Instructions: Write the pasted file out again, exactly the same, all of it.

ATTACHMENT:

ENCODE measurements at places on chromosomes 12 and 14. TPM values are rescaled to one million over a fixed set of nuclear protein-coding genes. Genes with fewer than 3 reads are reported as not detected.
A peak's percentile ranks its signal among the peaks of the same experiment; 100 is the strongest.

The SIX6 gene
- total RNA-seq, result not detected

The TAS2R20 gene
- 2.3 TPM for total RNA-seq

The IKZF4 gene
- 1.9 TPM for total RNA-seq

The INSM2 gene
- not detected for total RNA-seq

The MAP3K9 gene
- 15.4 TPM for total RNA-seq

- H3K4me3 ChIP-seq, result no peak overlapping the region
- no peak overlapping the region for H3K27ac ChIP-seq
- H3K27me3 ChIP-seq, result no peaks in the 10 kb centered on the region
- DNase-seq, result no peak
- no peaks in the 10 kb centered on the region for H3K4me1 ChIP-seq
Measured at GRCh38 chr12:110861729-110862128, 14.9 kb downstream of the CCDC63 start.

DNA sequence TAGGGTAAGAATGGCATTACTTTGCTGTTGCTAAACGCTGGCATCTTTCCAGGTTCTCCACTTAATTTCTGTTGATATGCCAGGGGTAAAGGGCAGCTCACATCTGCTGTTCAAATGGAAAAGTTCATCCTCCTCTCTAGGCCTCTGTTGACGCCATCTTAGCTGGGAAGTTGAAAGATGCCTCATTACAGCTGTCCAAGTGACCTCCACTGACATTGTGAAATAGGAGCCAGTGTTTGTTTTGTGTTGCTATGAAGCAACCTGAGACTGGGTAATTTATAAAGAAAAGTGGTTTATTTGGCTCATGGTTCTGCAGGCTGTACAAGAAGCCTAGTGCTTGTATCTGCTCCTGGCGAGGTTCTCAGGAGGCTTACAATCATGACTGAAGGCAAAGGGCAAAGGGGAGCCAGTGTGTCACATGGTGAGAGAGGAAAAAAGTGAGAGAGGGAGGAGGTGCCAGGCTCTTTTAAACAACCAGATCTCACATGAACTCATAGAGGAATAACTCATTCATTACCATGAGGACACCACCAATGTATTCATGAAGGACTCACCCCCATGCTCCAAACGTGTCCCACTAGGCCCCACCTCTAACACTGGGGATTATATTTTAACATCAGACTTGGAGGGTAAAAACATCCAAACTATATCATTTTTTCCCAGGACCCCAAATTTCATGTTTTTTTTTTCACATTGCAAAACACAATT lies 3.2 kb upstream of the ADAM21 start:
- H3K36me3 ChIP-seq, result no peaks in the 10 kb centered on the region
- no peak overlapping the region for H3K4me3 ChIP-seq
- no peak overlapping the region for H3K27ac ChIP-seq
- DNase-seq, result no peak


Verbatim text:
ENCODE measurements at places on chromosomes 12 and 14. TPM values are rescaled to one million over a fixed set of nuclear protein-coding genes. Genes with fewer than 3 reads are reported as not detected.
A peak's percentile ranks its signal among the peaks of the same experiment; 100 is the strongest.

The SIX6 gene
- total RNA-seq, result not detected

The TAS2R20 gene
- 2.3 TPM for total RNA-seq

The IKZF4 gene
- 1.9 TPM for total RNA-seq

The INSM2 gene
- not detected for total RNA-seq

The MAP3K9 gene
- 15.4 TPM for total RNA-seq

- H3K4me3 ChIP-seq, result no peak overlapping the region
- no peak overlapping the region for H3K27ac ChIP-seq
- H3K27me3 ChIP-seq, result no peaks in the 10 kb centered on the region
- DNase-seq, result no peak
- no peaks in the 10 kb centered on the region for H3K4me1 ChIP-seq
Measured at GRCh38 chr12:110861729-110862128, 14.9 kb downstream of the CCDC63 start.

DNA sequence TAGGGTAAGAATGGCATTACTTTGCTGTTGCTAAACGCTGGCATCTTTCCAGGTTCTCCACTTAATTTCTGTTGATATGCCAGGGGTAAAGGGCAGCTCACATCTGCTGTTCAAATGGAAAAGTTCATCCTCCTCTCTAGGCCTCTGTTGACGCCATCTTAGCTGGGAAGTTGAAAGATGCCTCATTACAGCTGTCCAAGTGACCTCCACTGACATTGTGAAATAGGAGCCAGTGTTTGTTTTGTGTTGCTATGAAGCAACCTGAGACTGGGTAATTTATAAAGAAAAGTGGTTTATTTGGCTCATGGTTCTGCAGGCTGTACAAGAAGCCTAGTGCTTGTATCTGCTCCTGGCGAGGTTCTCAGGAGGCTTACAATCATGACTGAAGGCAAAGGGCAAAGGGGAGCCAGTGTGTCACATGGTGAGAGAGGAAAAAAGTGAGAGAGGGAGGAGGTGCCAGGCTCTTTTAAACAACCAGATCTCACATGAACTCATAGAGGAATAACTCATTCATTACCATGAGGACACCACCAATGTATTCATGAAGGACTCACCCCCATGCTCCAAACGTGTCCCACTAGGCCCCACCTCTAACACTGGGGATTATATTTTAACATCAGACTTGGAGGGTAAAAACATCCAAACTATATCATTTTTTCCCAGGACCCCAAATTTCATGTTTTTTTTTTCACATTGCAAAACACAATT lies 3.2 kb upstream of the ADAM21 start:
- H3K36me3 ChIP-seq, result no peaks in the 10 kb centered on the region
- no peak overlapping the region for H3K4me3 ChIP-seq
- no peak overlapping the region for H3K27ac ChIP-seq
- DNase-seq, result no peak